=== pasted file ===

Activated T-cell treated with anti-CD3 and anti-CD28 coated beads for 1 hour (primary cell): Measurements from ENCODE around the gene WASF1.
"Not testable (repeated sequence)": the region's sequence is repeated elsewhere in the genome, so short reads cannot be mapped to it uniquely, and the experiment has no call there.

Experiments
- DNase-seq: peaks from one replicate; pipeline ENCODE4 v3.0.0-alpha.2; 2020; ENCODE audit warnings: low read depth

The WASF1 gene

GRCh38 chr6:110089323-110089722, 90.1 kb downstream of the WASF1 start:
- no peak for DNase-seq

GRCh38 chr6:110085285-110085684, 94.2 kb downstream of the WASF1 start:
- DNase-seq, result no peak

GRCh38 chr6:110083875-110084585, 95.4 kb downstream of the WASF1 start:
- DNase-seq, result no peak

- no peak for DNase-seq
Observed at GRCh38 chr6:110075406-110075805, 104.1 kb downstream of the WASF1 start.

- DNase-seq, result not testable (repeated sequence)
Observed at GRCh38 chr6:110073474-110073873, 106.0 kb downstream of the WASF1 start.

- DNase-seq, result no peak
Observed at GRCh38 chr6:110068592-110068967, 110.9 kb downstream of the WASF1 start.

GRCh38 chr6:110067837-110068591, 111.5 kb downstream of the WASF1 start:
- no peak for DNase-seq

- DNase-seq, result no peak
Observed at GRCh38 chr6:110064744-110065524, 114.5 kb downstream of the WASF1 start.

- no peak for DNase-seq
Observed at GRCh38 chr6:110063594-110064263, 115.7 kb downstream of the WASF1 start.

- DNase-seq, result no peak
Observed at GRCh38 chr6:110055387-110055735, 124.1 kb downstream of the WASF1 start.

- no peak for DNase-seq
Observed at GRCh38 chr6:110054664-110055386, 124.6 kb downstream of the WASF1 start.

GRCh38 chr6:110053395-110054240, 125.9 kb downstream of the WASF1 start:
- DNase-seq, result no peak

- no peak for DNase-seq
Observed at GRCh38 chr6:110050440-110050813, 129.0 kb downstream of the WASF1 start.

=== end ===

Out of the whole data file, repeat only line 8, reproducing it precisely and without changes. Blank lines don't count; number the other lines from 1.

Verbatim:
GRCh38 chr6:110085285-110085684, 94.2 kb downstream of the WASF1 start: